Elizabeth Pane interview
Monday, February 27, 2017 - 2:37 p.m.
Elizabeth Pane is the victim's mother. She still lives in Pennsylvania where Wendy grew up.
Detective Armstrong interviewed her at White Memorial Chapel in Pittsburgh.
- Detective T. Armstrong
- Elizabeth Pane
Detective Armstrong: Thank you for speaking with me during this difficult time, ma'am.
Elizabeth Pane: I want to help.
Detective Armstrong: I understand. Okay. For the record, would you state your name and address?
Elizabeth Pane: Elizabeth Austin Pane, 3108 Chartiers Ave, Pittsburgh, Pennsylvania.
Detective Armstrong: Thank you. Now, Mrs. Pane, were you aware that your daughter, Wendy Pane Holloway, had moved to Oxford, Mississippi?
Elizabeth Pane: Yes, after her vacation, she stopped over in Pittsburgh to stay with me a few days. She told me her plans then.
Detective Armstrong: Did she tell you why she had decided to relocate?
Elizabeth Pane: She said that she was going to help that writer with the research on his novel.
Detective Armstrong: Do you know the writer's name?
Elizabeth Pane: Blake Stillwater.
Detective Armstrong: Did your daughter have any other reasons for wanting to relocate?
Elizabeth Pane: Well… I'm not altogether sure what you mean by "relocate." I didn't think she was moving there permanently. I thought it was only for a few months.
Detective Armstrong: So, she planned to return to Seattle?
Elizabeth Pane: I thought she did, though she never said that.
Detective Armstrong: Okay. Were there any other reasons for her to move to Oxford, just the same?
Elizabeth Pane: Well, you may not know this, but her brother, Peter, now lives in Memphis. They recently renewed their relationship. I believe she liked the idea that she was near him, too.
Detective Armstrong: Renewed their relationship? Were there problems in the past?
Elizabeth Pane: I suppose. Really, I think it was just the usual sibling rivalry that psychiatrists speak of. You see, my husband and I divorced when they were young. It was a difficult separation, and it was very hard on both of them. I think, looking back, that they focused their distress over our broken marriage on one another in the form of competitiveness. Does that make any sense?
Detective Armstrong: Sure. I have kids. I know what you're talking about. So, there was no real animosity between them in recent years?
Elizabeth Pane: Well, I wouldn't say that. Peter's father died about three years ago. Peter was very upset with the both of us, really, because we opted not to attend the funeral.
Detective Armstrong: Oh?
Elizabeth Pane: Yes, well, as I said, it was a difficult divorce, and I simply couldn't bear to revisit those memories myself. Wendy and her father never got on well, so I think she felt the same way. Unfortunately, Peter took it personally, as if we were slighting him not his father. I'm not sure he ever quite understood that it had nothing to do with him. He was always very sensitive where his father was concerned. I guess boys never do get over their first hero, do they?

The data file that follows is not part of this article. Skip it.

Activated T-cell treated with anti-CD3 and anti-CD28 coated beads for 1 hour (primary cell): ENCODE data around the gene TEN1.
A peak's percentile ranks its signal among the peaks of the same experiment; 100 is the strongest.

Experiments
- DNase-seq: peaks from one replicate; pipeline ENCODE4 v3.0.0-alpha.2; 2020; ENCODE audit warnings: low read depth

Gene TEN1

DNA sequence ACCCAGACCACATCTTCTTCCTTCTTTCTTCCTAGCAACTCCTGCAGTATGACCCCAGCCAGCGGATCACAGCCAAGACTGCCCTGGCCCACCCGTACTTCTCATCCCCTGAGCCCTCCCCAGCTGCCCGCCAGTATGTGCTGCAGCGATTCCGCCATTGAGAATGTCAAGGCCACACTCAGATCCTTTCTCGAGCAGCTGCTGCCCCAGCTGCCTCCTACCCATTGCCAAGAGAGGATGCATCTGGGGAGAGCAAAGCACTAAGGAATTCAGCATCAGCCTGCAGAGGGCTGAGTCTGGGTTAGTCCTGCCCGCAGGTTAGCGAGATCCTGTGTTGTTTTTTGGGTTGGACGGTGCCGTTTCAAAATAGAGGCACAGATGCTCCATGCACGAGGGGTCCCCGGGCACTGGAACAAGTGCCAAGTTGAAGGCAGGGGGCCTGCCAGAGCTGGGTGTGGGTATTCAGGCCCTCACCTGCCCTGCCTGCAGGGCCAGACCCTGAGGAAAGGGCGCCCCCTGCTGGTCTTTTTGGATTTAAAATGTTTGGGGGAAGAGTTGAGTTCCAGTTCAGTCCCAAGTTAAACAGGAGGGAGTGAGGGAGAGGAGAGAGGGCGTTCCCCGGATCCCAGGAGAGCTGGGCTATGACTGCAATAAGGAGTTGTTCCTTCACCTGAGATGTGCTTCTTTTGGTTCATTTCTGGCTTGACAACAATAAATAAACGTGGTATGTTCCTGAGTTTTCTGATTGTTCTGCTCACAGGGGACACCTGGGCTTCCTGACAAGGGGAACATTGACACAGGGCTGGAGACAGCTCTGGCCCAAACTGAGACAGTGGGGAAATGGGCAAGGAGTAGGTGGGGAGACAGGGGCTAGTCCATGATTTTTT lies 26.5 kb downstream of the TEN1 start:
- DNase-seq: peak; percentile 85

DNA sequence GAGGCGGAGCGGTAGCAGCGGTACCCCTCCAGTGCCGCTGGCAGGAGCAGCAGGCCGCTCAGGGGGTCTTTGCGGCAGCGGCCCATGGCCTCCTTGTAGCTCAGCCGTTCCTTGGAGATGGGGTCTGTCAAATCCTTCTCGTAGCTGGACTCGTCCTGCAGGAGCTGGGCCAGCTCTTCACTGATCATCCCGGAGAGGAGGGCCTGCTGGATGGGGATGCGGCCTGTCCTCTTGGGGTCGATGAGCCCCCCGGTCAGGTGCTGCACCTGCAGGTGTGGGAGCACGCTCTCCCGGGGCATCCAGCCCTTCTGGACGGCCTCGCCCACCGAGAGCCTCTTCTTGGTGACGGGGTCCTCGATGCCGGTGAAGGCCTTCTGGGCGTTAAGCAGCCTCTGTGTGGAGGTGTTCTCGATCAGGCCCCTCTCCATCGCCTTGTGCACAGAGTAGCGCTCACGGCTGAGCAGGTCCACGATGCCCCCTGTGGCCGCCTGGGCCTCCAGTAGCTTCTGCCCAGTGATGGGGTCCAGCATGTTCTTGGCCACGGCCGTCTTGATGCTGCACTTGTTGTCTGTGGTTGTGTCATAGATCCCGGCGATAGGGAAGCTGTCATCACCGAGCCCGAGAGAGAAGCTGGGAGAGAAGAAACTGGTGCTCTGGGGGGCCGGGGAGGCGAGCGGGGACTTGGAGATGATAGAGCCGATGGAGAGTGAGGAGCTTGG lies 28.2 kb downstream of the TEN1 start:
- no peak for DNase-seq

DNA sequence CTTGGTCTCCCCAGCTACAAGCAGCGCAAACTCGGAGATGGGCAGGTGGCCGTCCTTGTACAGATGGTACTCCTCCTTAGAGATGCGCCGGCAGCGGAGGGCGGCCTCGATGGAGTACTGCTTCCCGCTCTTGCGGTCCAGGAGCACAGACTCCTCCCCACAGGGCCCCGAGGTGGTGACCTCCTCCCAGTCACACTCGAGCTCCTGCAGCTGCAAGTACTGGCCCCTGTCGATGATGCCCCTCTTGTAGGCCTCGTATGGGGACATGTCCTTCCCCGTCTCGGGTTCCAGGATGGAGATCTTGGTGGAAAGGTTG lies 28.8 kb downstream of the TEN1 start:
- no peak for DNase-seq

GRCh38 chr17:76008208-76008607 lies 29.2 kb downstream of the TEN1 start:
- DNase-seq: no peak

Detective Armstrong: Well, I have to admit, I still think Captain Kangaroo was a heck of a guy.
Elizabeth Pane: Yes. Well, Peter was quite upset by that, but I believe he had many things happening in his life then that were weighing on him. He'd recently divorced, lost a job… you know, following in his father's footsteps. Too much liquor.
Detective Armstrong: How is he doing now?
Elizabeth Pane: Wonderfully. I must say I am proud and amazed at how he has turned his life around. So was Wendy, I can tell you that. She was finally proud of her big brother.
Detective Armstrong: Tell me about your daughter. Do you know of anything that might make someone want to harm her?
Elizabeth Pane: Well, she was very strong-minded and very competitive in the workplace. But then, we women really do have to be. I know there were those who were jealous of her accomplishments, but if you mean was there any particular incident that I know of that could have generated such resentment, then I'd have to say no.
Detective Armstrong: What about jealous boyfriends? Any of those?
Elizabeth Pane: None that I know of. She never stayed with anyone too long. Her ex-husband was somewhat jealous, but he's involved with someone else and has a new daughter. I'm sure that it's water under the bridge for him by now.
Detective Armstrong: Do you know the nature of her relationship with Blake Stillwater?
Elizabeth Pane: I know she was infatuated with him.
Detective Armstrong: Romantically?
Elizabeth Pane: Well, I don't know about that. She didn't tell, and I didn't ask. I suppose it could just have been that he was famous and talented and he was paying attention to her. You know how dashing older men can be to we girls, now don't you?
Detective Armstrong: I'll have to take your word for that, ma'am. Do you know if she used drugs of any kind? Recreational or for medical purposes?
Elizabeth Pane: I don't believe so. Perhaps an occasional aspirin or maybe a sleeping pill. Wendy was very health-oriented. I can't imagine her turning to drugs.
Detective Armstrong: Okay. Is there anything else you can tell me about your daughter that might help us find who did this to her?
Elizabeth Pane: I wish I could. She was my pride and joy. I'm just not sure what I'll do without her.
Detective Armstrong: Well, okay. Thank you again, ma'am. If there's anything we can do for you, don't hesitate to give us a call.
Elizabeth Pane: Please just find who did this to my daughter.
Detective Armstrong: We'll do everything we can. If we have any more questions, my office will contact you.
Elizabeth Pane: Of course.
End interview – 2:51 p.m.